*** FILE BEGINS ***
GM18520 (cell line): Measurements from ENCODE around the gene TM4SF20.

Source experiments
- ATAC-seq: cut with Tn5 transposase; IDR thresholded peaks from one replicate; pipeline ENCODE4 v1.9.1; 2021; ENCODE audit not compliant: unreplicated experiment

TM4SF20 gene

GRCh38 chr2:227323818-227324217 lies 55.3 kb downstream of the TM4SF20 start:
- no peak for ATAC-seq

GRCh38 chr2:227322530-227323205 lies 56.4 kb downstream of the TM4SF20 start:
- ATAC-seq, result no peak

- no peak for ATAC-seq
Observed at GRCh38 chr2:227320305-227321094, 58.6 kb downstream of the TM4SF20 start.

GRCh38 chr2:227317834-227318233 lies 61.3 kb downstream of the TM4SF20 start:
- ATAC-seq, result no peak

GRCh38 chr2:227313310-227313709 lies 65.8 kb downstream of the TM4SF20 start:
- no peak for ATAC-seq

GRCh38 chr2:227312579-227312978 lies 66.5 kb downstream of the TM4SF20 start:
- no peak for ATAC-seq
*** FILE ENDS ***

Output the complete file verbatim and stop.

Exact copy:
GM18520 (cell line): Measurements from ENCODE around the gene TM4SF20.

Source experiments
- ATAC-seq: cut with Tn5 transposase; IDR thresholded peaks from one replicate; pipeline ENCODE4 v1.9.1; 2021; ENCODE audit not compliant: unreplicated experiment

TM4SF20 gene

GRCh38 chr2:227323818-227324217 lies 55.3 kb downstream of the TM4SF20 start:
- no peak for ATAC-seq

GRCh38 chr2:227322530-227323205 lies 56.4 kb downstream of the TM4SF20 start:
- ATAC-seq, result no peak

- no peak for ATAC-seq
Observed at GRCh38 chr2:227320305-227321094, 58.6 kb downstream of the TM4SF20 start.

GRCh38 chr2:227317834-227318233 lies 61.3 kb downstream of the TM4SF20 start:
- ATAC-seq, result no peak

GRCh38 chr2:227313310-227313709 lies 65.8 kb downstream of the TM4SF20 start:
- no peak for ATAC-seq

GRCh38 chr2:227312579-227312978 lies 66.5 kb downstream of the TM4SF20 start:
- no peak for ATAC-seq